The Network has always been committed to incorporating the Americas into its purview, but travel impediments had kept it from being able to host a conference in the United States. Luckily, this final gathering was able to invite a handful of companies and scholars from the U.S. to more fully round out the North American aspect of the laboratory conversation. Alongside ARTEL, members of SITI Company, Double Edge, and Urban Research Theater were able to attend.


The three days were jam-packed with PowerPoint presentations and group discussions about the various strains of laboratory theater practice arising out of the United Kingdom, the USA, and continental Europe. Discussions often focused on organizational structures, such as horizontal versus hierarchical (Ellen Lauren gave a particularly illuminating presentation of how SITI developed from these tensions), women’s roles in companies, institutions and training (a topic often overlooked but readdressed powerfully in Ali Hodge’s Core Training), legacies and lineages (with a particularly plucky discussion of the rock’n’roll approach to laboratory theater-making in 1970s England), as well as practical application.


Three very different work demonstrations and performances were made by Ang Gey Pin, Moon Fool and Theaterlabor, each highlighting the range of aesthetics emerging from a laboratory tradition while illustrating the depth of commitment to the craft that’s central in a laboratory process.


Moon Full:


Gey Pin and Moon Fool both come from a song-based tradition (think Workcenter of Jerzy Grotowski and Thomas Richards or Gardzienice) but apply their musicality to dramatic action in strikingly different ways. Theaterlabor on the other hand is an ensemble of a completely different breed. More akin to Odin Teatret, Theaterlabor embraces the challenge of new approaches for each project. They have created large open-air spectacles, dance-theater collaborations, art installations, and operas. Their performance of Seance was a darkly comic journey of possibly true personal narratives recounted in a physically compelling style reminiscent of the Russian director Yevgeny Vakhtangov’s work with statuary and gestural structures.


The Network has done much to advance the history and rationale behind the laboratory theater tradition, and as the conference ended, it was clear that despite the numerous variations there are fundamental elements to a company grouped within the tradition: a theater laboratory is an organization committed to training, long term ensemble practice, discovery of new aesthetics, diverse social commitments, and the archiving and sharing of knowledge. Boiling it down, the authors of this post believe a laboratory’s key components are investment, ensemble as family, and the desire to advance knowledge for the field.



Back to Los Angeles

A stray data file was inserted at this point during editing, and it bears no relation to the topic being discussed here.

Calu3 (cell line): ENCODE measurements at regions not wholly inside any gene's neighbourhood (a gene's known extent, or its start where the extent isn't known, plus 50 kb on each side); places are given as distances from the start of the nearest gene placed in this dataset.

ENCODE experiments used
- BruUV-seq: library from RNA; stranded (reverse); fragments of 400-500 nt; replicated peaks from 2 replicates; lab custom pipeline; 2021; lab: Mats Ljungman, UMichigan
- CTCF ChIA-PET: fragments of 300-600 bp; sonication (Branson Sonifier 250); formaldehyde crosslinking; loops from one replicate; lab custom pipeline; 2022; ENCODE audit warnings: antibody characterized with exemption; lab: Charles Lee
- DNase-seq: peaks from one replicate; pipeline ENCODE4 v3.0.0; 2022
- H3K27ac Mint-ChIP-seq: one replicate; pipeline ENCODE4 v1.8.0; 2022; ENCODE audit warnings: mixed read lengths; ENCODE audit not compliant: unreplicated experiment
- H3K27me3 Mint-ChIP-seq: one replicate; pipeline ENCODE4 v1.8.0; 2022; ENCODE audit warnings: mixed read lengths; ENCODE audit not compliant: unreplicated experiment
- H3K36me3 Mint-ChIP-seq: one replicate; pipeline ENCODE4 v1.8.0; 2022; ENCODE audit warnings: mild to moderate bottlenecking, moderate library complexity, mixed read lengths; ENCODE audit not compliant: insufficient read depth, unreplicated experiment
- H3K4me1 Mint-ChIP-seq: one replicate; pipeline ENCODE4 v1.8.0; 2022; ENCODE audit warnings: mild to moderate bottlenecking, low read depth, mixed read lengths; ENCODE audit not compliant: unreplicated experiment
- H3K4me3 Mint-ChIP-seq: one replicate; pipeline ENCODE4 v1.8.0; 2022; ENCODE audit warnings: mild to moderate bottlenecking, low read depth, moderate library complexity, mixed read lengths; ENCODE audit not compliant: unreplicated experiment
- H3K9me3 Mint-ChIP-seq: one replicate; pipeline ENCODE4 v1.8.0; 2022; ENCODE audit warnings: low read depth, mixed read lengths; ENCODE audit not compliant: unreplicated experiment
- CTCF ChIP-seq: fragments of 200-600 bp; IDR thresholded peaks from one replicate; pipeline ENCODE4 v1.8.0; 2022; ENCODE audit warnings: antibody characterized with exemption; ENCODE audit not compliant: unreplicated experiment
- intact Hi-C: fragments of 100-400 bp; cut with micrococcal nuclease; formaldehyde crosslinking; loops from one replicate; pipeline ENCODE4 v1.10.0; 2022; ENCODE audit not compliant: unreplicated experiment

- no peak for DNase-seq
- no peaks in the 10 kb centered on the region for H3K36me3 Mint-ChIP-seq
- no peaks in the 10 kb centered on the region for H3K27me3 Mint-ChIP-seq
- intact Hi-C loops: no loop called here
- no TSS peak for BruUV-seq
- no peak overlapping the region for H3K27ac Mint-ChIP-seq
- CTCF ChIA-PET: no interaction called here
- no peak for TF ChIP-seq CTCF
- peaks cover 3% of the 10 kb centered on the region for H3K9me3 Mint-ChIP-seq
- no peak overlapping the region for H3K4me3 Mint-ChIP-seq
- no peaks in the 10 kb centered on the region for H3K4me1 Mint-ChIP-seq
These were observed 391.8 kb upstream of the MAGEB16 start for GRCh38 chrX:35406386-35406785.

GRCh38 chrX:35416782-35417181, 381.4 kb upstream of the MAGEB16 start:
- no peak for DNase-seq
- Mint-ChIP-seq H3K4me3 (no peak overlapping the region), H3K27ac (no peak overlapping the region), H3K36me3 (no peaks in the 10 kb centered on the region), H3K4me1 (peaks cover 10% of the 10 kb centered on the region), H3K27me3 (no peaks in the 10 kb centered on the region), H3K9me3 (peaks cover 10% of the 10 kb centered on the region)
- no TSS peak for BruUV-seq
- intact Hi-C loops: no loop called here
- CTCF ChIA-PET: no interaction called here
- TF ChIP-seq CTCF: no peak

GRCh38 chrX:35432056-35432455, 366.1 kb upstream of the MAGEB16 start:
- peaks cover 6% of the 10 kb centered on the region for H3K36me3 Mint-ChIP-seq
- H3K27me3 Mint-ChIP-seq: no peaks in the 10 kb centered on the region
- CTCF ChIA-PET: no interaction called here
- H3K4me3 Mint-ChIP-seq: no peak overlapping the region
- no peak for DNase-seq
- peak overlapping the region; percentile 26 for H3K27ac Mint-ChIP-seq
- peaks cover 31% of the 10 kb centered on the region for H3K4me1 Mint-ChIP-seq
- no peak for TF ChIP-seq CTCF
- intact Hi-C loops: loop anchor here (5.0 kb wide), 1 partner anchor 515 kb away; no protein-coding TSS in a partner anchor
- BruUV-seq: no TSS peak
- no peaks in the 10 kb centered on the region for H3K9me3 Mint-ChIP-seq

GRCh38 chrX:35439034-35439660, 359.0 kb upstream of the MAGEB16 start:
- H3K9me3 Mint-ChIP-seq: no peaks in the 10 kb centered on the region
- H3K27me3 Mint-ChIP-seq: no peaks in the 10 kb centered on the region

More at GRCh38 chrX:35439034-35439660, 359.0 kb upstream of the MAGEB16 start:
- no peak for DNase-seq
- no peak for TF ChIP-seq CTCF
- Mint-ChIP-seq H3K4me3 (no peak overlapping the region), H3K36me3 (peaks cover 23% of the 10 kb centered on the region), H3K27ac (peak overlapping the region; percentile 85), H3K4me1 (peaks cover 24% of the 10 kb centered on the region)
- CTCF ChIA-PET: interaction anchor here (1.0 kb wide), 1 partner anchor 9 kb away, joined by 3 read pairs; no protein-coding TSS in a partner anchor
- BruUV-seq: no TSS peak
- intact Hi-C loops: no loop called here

L.A.'s Theatre Movement Bazaar ANTON'S UNCLES

L.A.’s Theatre Movement Bazaar ANTON’S UNCLES



Bringing this back into the world of Los Angeles theater, we can look at a recent Facebook post by L.A.’s intimate theater veteran and television star French Stewart advocating for a “Pro-99” Actors Equity Association (the U.S. actors/stage-managers union) referendum vote to support theaters of up-to-99-seats. (The referendum resulted in a landslide vote of support for L.A.’s small theaters and that result was resolutely ignored by the union.): “99 pays me with beauty. And citizenship. It gives me the opportunity to be an art prospector. I’d like the right to measure my own wealth,” Stewart wrote.


Stewart’s statement sits nicely alongside one made by Sonic Youth’s Lee Ranaldo when asked to describe his experiences of touring Europe during the mid-1980s: “Musicians [in the States] weren’t afraid to go out and work really hard for satisfaction more than success. That’s what it came down to – you were working for some other notion of glory than financial.”


The “great reckonings” that have taken place over the last century in the little rooms called theater laboratories are primarily ones of a personal investment to a process and to a family. The work ethic of continual commitment to these twin engines is the search for some other notion of glory outside the conventional terms of experimental or entertainment.


And such commitment has advanced the theatrical culture.  Angelenos who saw SITI’s Rite (performed by Ellen Lauren less than a week after presenting in Falmouth) can attest to how the search for new forms and new engagement continues in the American laboratory tradition.  Equally, the L.A. scene itself produces compelling laboratory work with wildly different aesthetics and end results. A brief list of notable companies includes Theatre Movement Bazaar, Critical Mass Performance Group, Ghost Road Company, Rogue Machine, Bootleg Theater, 24th Street Theatre, Poor Dog Group, Son of Semele and Sacred Fools.


May the continued legacy of laboratory theater serve the LA theater scene well, as new choices are made for what, how and most importantly why we do what we do.